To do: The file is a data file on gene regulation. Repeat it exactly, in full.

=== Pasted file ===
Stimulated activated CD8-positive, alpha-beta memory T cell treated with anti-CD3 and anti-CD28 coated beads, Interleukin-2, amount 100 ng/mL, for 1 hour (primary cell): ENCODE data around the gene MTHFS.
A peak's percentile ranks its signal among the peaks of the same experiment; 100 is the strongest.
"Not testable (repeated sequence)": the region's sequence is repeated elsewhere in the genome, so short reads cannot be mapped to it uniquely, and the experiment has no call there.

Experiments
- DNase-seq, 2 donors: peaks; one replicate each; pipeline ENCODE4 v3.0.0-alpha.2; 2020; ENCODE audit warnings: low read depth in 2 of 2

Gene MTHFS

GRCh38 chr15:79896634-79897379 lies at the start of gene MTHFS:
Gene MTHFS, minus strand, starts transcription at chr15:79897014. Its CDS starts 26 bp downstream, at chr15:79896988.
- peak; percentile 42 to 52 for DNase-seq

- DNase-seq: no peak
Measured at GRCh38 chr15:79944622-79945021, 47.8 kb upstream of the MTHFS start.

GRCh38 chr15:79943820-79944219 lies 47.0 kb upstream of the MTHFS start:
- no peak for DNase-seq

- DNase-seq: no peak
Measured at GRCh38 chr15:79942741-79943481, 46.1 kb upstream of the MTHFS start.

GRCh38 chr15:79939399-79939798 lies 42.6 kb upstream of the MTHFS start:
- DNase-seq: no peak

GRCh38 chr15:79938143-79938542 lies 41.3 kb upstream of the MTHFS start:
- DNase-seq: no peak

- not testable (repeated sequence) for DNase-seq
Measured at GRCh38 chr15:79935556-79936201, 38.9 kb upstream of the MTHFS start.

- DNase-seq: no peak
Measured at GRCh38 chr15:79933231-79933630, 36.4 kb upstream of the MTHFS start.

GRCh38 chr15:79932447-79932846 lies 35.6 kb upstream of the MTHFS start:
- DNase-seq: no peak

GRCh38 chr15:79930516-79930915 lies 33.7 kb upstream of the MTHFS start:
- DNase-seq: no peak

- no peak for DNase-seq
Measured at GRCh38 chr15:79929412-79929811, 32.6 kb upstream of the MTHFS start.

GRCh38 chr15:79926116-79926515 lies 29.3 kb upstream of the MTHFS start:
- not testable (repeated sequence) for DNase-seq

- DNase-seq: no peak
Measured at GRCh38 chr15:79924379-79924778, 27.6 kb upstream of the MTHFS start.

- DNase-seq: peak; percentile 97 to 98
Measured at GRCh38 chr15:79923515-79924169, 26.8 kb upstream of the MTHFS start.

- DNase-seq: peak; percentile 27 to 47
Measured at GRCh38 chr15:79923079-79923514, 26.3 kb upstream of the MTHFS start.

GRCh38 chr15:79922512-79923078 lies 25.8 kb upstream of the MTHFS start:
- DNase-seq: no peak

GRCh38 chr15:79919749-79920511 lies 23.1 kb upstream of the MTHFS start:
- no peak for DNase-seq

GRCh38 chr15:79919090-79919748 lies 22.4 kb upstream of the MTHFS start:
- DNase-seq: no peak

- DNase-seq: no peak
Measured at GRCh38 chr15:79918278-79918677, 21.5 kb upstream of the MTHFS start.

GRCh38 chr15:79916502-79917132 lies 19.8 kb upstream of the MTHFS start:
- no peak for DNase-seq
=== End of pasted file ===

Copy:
Stimulated activated CD8-positive, alpha-beta memory T cell treated with anti-CD3 and anti-CD28 coated beads, Interleukin-2, amount 100 ng/mL, for 1 hour (primary cell): ENCODE data around the gene MTHFS.
A peak's percentile ranks its signal among the peaks of the same experiment; 100 is the strongest.
"Not testable (repeated sequence)": the region's sequence is repeated elsewhere in the genome, so short reads cannot be mapped to it uniquely, and the experiment has no call there.

Experiments
- DNase-seq, 2 donors: peaks; one replicate each; pipeline ENCODE4 v3.0.0-alpha.2; 2020; ENCODE audit warnings: low read depth in 2 of 2

Gene MTHFS

GRCh38 chr15:79896634-79897379 lies at the start of gene MTHFS:
Gene MTHFS, minus strand, starts transcription at chr15:79897014. Its CDS starts 26 bp downstream, at chr15:79896988.
- peak; percentile 42 to 52 for DNase-seq

- DNase-seq: no peak
Measured at GRCh38 chr15:79944622-79945021, 47.8 kb upstream of the MTHFS start.

GRCh38 chr15:79943820-79944219 lies 47.0 kb upstream of the MTHFS start:
- no peak for DNase-seq

- DNase-seq: no peak
Measured at GRCh38 chr15:79942741-79943481, 46.1 kb upstream of the MTHFS start.

GRCh38 chr15:79939399-79939798 lies 42.6 kb upstream of the MTHFS start:
- DNase-seq: no peak

GRCh38 chr15:79938143-79938542 lies 41.3 kb upstream of the MTHFS start:
- DNase-seq: no peak

- not testable (repeated sequence) for DNase-seq
Measured at GRCh38 chr15:79935556-79936201, 38.9 kb upstream of the MTHFS start.

- DNase-seq: no peak
Measured at GRCh38 chr15:79933231-79933630, 36.4 kb upstream of the MTHFS start.

GRCh38 chr15:79932447-79932846 lies 35.6 kb upstream of the MTHFS start:
- DNase-seq: no peak

GRCh38 chr15:79930516-79930915 lies 33.7 kb upstream of the MTHFS start:
- DNase-seq: no peak

- no peak for DNase-seq
Measured at GRCh38 chr15:79929412-79929811, 32.6 kb upstream of the MTHFS start.

GRCh38 chr15:79926116-79926515 lies 29.3 kb upstream of the MTHFS start:
- not testable (repeated sequence) for DNase-seq

- DNase-seq: no peak
Measured at GRCh38 chr15:79924379-79924778, 27.6 kb upstream of the MTHFS start.

- DNase-seq: peak; percentile 97 to 98
Measured at GRCh38 chr15:79923515-79924169, 26.8 kb upstream of the MTHFS start.

- DNase-seq: peak; percentile 27 to 47
Measured at GRCh38 chr15:79923079-79923514, 26.3 kb upstream of the MTHFS start.

GRCh38 chr15:79922512-79923078 lies 25.8 kb upstream of the MTHFS start:
- DNase-seq: no peak

GRCh38 chr15:79919749-79920511 lies 23.1 kb upstream of the MTHFS start:
- no peak for DNase-seq

GRCh38 chr15:79919090-79919748 lies 22.4 kb upstream of the MTHFS start:
- DNase-seq: no peak

- DNase-seq: no peak
Measured at GRCh38 chr15:79918278-79918677, 21.5 kb upstream of the MTHFS start.

GRCh38 chr15:79916502-79917132 lies 19.8 kb upstream of the MTHFS start:
- no peak for DNase-seq